Cassopolis Public Schools change bus routes
CASSOPOLIS — As of Monday, Nov. 12, Cassopolis public schools added a few minutes to the bus routes so students would no longer have to cross the street to board their buses.
The eight or nine buses that carry Cass students to and from school are only to pick students up on the door side of the buses, an adjustment Superintendent Angela Piazza felt was an urgent need.
The decision was made after a tragic accident involving three elementary students in Fulton County, Indiana. Six-year-old twins, Xzavier and Mason Ingle, and their 9-year-old sister, Alivia Stahl, were killed the morning of Tuesday, Oct. 30 while crossing the street to board their bus. The driver of the truck was not paying attention to the bus’ stop signs and lights.
“It hits home when you’re in the business of working with children,” Piazza said. “The day we heard about the tragedy in Fulton I contacted our transportation supervisor to see how many front crosswalks we had. I asked bus staff to take a look at that, and to eliminate as many (front crosswalks) possible, all if we could.”
The rural roads were especially of concern to the superintendent.
“With our start times, it’s still dark out in the morning,” Piazza said. “Our district has a lot of hills and curves. A lot of vehicles disregard signs arms and stop signs. So many drivers travel at a high rate of speed on country roads. Why risk it?”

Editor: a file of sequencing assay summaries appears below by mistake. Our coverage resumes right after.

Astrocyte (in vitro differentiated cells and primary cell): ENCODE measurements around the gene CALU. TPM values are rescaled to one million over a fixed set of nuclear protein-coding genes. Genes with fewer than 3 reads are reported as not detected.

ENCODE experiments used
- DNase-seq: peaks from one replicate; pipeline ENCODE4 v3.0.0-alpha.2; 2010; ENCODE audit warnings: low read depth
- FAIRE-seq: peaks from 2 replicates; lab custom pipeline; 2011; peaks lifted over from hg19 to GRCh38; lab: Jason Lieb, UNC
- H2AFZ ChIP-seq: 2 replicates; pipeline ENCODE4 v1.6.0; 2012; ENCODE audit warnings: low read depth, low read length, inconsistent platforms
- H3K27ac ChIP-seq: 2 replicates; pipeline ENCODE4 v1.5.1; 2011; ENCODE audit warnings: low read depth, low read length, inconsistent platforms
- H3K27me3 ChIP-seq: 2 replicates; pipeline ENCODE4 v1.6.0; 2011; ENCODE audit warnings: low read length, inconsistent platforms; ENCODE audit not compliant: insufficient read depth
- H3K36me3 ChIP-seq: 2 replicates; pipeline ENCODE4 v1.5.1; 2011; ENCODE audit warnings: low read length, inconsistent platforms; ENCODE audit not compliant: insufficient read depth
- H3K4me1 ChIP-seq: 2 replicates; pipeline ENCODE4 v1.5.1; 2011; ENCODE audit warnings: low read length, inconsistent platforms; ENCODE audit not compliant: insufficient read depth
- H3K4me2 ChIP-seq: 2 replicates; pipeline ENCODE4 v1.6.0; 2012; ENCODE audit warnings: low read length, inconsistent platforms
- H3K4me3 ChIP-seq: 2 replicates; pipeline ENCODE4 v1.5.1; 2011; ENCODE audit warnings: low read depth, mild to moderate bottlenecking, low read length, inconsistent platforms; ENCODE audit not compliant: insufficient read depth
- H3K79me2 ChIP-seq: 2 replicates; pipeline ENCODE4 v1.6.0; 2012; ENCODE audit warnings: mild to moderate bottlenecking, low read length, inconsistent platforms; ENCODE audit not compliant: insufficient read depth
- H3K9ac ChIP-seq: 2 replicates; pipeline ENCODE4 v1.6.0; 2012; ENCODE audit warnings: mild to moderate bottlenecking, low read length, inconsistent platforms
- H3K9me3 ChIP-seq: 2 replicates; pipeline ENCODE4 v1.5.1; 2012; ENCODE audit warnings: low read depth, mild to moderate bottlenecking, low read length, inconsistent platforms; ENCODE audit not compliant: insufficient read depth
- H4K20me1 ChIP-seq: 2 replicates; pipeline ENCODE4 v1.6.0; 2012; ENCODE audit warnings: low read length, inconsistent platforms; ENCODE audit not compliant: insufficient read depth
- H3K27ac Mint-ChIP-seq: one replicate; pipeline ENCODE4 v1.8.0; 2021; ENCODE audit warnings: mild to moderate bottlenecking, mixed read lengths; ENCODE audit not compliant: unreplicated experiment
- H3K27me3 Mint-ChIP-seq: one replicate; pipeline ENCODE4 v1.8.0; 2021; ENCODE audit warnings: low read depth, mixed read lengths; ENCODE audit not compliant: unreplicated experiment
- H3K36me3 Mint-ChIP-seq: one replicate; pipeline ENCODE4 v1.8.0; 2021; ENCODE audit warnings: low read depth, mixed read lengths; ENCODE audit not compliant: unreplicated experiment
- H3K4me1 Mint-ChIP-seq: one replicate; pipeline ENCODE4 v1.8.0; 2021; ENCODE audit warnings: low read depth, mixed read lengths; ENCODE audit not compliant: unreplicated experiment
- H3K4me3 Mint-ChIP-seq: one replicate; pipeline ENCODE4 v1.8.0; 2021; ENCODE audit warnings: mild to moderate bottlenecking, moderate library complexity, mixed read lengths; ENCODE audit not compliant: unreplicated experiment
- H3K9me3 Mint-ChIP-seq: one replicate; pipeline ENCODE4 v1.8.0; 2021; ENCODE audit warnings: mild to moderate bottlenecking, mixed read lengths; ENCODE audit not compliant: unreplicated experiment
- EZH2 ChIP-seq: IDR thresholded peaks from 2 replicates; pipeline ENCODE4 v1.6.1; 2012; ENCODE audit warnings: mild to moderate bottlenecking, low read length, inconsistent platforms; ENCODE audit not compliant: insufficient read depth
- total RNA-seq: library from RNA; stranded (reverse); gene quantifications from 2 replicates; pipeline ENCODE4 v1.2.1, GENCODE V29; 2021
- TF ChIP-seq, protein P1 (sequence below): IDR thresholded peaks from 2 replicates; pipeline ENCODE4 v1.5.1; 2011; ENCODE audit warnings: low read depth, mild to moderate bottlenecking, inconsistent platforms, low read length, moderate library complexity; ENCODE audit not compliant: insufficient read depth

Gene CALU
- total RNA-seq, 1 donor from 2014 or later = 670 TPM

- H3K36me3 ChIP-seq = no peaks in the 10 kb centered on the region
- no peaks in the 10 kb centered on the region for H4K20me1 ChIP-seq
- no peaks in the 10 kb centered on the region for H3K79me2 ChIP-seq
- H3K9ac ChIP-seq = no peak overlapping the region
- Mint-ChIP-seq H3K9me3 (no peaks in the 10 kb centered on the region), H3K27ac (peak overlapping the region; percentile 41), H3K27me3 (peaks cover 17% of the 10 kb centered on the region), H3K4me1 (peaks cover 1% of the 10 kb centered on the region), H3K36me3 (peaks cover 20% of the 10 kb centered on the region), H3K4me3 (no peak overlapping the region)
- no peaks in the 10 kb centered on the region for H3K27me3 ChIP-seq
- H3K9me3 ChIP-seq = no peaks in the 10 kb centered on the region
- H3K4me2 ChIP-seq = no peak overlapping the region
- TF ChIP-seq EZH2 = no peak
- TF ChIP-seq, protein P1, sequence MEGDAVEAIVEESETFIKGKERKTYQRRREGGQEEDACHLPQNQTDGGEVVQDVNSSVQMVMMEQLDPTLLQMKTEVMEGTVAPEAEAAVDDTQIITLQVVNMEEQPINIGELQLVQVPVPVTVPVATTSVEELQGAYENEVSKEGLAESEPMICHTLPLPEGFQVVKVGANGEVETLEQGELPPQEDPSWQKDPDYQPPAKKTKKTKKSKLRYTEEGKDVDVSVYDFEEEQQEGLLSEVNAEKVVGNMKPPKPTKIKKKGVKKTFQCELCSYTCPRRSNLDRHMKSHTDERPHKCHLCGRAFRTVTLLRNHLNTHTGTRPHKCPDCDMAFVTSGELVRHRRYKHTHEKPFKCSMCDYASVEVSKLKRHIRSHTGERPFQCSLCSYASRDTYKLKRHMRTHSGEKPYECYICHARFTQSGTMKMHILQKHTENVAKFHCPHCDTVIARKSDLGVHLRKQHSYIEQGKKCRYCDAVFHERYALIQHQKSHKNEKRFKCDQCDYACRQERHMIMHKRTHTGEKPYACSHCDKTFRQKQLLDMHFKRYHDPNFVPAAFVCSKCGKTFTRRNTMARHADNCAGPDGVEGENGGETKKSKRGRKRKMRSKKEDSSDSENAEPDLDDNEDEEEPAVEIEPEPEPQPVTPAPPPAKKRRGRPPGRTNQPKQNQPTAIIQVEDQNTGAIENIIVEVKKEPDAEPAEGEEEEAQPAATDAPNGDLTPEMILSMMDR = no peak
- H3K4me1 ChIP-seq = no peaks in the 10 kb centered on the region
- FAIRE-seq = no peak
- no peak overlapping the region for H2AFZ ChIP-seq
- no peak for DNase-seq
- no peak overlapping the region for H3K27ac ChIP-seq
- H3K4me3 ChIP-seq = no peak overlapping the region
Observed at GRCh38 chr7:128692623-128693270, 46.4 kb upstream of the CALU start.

The changes did add time to the bus routes, but Piazza explained why the added time was worth the adjustment.
“We’d rather have extra time,” she said. “If it saves a life, it’s more than worth it.”
Piazza was impressed with the efficiency and speed of transportation supervisor Gerald Zachary, and the bus staff. Zachary took time to ride some of the bus routes, according to Piazza, and marked down where turnarounds and different routes could be used. Nearly 75 percent of the front crosswalks were eliminated when Piazza first contacted Zachary, and 100 percent of them were eliminated by Nov. 12.
“It was very commendable,” Piazza said. “Transportation took this very seriously, and did this work quickly.”
Piazza was also grateful for the community response to the change. Using certain areas on the bus routes for turnarounds could be seen as an inconvenience for some, but she heard nothing but positive response from the individuals and groups in charge of those areas.
“I want to thank the community,” Piazza said. “It was a smooth process, and the community was so open and receptive. I really appreciate that about this community.”
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